Precinct 2 Republican hopefuls share vision for community (2)

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PRECINCT 2 Republican candidates Daniel Aquino and House Floor Leader John Paul Sablan on KKMP radio Thursday also addressed such issues as funding for the Commonwealth Healthcare Corp., the Public School System, and diversification of the local economy.

Aquino said that he would need to look into CHCC finances to know where it can receive more funding, such as maximizing grant opportunities, local funding, and collections.

“I’m always for efficiency,” he said.

For his part, Sablan said that CHCC has always been a main issue for the government as a whole.

He said that in the last meeting between CHCC and the Legislature, the billing process was explained.

“We were told in the Legislature that there’s a certain rate in the billing already set in the billing code for payment to CUC, and we need to get back with CHCC, find out what is that collection, and why aren’t they paying CUC for that matter,” he said.

He added, “There’s still a lot of things to address with CHCC. CUC is an independent corporation, but still needs the assistance of our government. We got to work together as a central government to make ends meet. We cannot continue to ignore payments for CUC.”

Furthermore, he said that CUC is also trying to make ends meet, “so I think what needs to be done is we need to come to common grounds [with] CHCC, CUC, the administration, and perhaps [the] Legislature, and see how we can work together to address all of the concerns of all parties.”

As for funding for the Public School System, Aquino said that he would need to really look at the numbers first, mainly the pay structures, noting that teachers need to be paid according to their education.


House Floor Leader John Paul Sablan, left, and NMI Museum Director Daniel Aquino, right. Contributed photo

“This is one of the things that is going to be very challenging. There’s going to be so much need and there’s little resources to spread, but I think if we work with every agency, and then we look at the duplication of services within the departments, maybe we can start streamlining rather than having a duplication of services. Those are money that we realized we can spread out to other agencies or departments like the PSS and the hospital,” he said.

Sablan, for his part, said that the House version of the Fiscal Year 2021 budget is now with the Senate.

“I’m sure they’re working hard right now to amend our version. We hope to see -- very, very soon -- a version from the Senate,” he said, as the last day of the current fiscal year is on Sept. 30.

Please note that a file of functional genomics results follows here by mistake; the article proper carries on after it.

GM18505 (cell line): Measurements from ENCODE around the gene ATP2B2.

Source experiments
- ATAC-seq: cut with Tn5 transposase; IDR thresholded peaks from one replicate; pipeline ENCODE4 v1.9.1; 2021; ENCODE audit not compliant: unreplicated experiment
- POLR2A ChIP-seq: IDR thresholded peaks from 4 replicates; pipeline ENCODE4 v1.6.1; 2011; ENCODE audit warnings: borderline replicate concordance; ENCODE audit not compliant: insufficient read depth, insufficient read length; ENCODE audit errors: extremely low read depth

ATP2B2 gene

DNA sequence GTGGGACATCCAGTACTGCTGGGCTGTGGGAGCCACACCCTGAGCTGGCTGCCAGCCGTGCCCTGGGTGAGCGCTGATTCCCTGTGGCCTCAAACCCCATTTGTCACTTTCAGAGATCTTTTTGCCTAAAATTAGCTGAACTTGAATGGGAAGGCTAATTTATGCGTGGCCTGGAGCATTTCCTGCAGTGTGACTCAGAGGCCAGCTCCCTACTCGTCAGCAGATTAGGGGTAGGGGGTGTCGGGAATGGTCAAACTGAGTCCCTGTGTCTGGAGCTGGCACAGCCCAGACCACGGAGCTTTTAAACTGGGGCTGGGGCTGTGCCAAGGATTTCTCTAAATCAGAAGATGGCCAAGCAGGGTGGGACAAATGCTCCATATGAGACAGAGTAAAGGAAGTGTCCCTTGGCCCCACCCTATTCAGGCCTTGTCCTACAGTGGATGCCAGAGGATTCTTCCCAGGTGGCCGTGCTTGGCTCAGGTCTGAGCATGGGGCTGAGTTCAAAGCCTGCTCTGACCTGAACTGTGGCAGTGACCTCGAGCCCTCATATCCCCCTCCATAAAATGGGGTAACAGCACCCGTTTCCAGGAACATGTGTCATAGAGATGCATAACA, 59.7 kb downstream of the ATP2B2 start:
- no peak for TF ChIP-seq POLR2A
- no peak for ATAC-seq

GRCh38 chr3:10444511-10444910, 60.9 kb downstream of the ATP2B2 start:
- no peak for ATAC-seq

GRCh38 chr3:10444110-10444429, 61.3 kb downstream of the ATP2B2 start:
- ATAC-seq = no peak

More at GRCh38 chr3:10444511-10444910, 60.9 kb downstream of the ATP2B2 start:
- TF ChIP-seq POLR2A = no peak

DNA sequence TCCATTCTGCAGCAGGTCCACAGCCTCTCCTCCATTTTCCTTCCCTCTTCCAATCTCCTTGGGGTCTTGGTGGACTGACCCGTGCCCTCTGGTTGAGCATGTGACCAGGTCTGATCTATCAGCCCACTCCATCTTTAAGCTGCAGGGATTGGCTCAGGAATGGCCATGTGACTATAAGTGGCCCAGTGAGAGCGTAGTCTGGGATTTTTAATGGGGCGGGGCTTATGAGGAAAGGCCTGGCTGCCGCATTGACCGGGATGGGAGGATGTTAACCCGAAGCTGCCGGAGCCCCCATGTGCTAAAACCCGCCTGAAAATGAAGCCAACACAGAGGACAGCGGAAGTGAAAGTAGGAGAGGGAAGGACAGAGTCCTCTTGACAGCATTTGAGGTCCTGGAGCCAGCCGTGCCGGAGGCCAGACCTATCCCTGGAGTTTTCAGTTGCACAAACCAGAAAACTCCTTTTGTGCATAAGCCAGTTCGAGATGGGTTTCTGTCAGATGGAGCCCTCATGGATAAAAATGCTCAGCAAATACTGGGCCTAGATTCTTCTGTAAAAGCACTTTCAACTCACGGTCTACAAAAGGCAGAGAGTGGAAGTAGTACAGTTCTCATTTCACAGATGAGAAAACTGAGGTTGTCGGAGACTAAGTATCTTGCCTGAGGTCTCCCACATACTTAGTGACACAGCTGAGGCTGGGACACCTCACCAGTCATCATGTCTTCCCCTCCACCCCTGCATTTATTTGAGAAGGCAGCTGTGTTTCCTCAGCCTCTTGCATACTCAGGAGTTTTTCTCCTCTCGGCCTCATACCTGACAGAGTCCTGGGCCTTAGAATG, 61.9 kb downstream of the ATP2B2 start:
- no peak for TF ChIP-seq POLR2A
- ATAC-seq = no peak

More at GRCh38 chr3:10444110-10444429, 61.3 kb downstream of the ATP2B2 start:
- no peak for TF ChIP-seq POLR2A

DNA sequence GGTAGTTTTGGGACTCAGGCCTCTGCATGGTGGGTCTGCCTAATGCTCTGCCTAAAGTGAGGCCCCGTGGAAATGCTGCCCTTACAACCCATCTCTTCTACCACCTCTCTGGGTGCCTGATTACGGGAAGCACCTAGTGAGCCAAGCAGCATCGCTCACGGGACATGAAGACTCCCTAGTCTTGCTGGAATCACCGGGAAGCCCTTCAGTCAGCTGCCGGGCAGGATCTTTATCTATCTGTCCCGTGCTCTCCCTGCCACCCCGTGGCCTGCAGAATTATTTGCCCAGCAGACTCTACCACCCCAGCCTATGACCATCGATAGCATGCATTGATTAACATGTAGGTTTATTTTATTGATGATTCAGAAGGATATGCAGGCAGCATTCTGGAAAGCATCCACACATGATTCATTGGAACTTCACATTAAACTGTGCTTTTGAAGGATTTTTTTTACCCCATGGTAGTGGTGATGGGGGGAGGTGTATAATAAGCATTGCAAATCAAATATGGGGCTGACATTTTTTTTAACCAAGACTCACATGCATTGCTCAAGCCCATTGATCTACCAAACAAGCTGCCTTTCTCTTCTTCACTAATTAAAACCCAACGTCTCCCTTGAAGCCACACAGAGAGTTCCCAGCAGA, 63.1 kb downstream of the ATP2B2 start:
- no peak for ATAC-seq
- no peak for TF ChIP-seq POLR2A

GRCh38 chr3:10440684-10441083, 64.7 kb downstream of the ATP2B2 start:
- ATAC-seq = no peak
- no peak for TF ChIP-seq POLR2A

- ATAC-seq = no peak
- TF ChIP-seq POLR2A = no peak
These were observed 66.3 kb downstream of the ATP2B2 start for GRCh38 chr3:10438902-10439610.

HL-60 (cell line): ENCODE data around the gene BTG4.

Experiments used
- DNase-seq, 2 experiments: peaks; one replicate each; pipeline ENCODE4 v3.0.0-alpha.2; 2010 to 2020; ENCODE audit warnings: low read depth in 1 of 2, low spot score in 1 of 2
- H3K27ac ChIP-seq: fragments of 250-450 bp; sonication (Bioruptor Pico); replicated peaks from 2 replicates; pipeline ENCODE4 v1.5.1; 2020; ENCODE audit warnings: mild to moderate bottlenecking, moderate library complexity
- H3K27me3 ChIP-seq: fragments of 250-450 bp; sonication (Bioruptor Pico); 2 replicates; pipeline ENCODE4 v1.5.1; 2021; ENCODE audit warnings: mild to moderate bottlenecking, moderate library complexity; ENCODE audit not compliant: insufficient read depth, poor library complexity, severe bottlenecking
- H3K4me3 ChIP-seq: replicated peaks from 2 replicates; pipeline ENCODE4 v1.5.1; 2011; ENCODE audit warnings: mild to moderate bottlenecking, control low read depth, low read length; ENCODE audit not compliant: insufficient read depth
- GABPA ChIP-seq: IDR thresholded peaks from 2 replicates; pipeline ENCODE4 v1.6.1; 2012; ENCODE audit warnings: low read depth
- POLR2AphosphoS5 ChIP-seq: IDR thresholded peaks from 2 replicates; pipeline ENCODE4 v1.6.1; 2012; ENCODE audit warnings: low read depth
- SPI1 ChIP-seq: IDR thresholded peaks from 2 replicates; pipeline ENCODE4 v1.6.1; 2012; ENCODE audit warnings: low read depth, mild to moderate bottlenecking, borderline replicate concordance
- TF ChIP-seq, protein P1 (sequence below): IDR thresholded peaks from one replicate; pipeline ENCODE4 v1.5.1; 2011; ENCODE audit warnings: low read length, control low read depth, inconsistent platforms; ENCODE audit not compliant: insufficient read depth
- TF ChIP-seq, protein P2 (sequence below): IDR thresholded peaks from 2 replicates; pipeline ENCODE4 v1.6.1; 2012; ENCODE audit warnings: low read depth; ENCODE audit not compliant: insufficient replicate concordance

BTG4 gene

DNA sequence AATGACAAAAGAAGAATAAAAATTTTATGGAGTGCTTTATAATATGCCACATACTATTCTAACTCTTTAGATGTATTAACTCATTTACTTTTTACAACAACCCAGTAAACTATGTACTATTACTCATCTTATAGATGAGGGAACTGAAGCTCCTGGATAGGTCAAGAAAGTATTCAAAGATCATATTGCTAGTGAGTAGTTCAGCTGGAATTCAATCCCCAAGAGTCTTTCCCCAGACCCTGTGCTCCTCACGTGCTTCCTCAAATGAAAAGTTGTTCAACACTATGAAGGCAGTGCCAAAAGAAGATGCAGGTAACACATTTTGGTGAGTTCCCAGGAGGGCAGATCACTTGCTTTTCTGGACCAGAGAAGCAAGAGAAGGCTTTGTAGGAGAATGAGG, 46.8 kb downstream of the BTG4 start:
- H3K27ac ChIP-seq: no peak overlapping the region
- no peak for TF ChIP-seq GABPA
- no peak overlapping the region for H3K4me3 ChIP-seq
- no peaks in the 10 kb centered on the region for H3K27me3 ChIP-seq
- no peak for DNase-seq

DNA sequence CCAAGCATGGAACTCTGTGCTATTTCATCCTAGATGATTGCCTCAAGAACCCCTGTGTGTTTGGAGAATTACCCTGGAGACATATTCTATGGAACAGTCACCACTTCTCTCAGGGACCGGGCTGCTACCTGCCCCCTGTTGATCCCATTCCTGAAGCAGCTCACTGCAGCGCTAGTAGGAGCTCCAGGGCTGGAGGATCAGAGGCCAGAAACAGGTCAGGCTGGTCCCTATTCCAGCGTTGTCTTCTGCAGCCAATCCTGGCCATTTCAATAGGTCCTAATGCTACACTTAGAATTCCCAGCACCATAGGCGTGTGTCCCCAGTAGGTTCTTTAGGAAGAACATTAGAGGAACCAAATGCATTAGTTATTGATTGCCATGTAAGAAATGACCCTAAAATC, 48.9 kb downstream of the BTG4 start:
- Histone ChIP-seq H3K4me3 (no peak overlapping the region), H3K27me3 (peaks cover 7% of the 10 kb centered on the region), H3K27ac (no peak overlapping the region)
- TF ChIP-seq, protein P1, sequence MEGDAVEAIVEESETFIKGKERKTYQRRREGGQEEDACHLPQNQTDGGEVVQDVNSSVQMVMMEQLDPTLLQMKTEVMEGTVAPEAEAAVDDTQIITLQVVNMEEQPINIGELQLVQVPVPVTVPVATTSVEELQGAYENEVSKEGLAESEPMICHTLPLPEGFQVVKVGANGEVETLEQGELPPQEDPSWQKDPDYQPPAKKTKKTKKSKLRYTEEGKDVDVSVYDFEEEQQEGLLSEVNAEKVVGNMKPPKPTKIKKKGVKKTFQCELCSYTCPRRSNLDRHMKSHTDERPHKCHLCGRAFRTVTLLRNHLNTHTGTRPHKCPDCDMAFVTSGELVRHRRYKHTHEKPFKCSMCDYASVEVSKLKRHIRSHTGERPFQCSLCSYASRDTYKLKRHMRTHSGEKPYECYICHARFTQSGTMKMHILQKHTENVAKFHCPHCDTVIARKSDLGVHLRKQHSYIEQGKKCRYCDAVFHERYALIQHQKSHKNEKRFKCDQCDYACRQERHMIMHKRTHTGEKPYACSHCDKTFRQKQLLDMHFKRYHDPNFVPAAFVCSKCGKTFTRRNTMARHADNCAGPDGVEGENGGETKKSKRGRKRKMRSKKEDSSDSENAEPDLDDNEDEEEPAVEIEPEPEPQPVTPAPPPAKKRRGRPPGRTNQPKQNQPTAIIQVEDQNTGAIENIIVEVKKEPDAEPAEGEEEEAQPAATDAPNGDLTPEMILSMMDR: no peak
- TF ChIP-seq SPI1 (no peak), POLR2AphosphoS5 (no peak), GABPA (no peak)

He said that if a budget is not passed and signed by then, the government will be shut down.

“I hope not to see that happen, so I’m sure our counterparts in the Senate are working very, very hard. We look forward [to] a working product for both parties, so that we can have a balanced budget… It’s important that we work with what we get,” he said.

As for diversification of the local economy, Aquino said that given that the Commonwealth currently has no visitors, now is the time to fix the CNMI infrastructure, namely tourist attractions, the roads, and possibly building a central cultural center.

Both Aquino and Sablan agreed that perhaps it would be best to focus on the quality of tourists as opposed to the quantity, citing the tourism industry in the Republic of Palau.

“We have to be open-minded that we cannot continue to be dependent on tourism. We have to be thinking outside the box. I know that tourism has always been our bread and butter. I know that with this pandemic, I don’t foresee the revival of tourism worldwide anytime soon, probably, maybe, in two years. So maybe we should think about agriculture as an industry here in the Commonwealth,” Sablan said.

He said that the Commonwealth has a history of having rich soil for agriculture even before the Japanese occupation.

“If given this opportunity again, this coming election, I will charter much of my energy in trying to figure out how we can have agriculture as an industry here in the Commonwealth,” he said,.

Aquino suggested adding a zip line as an attraction, noting that deregulation may be a solution as well.

“We just have too many regulations, and we need to start deregulating. We got to look at what works in other places. If they’re doing deregulation, we  need to also deregulate,” he said.

 “We need to sell Saipan, and the only way to do that is if we have this place as a favorite destination for tourism.”

As for agriculture, Aquino said that exporting agriculture to military bases may also be a feasible option for the Commonwealth.

The Precinct 2 Republican candidates expressed their gratitude to the community for their support, and urged constituents to exercise their rights to vote.

“I still stand committed to the people and determined to our community. I will continue to put more energy and efforts to better our livelihood here in our precinct. I thank you all and I ask again for your continued support and consideration. If given the chance again this coming November, I will continue the hard work that I’ve always done for our people here in Precinct 2,” Sablan said.

Aquino, for his part, said, “I just want to tell people that I’m a hard worker. People can see the work I’ve done to repair and restore the museum, inside and out. I’m going to carry that same enthusiasm in the precinct. We will look at everything, and we will address them… I respect all candidates that are running. I think that we all have the best interest for our community.”

November 2020 pssnewsletter

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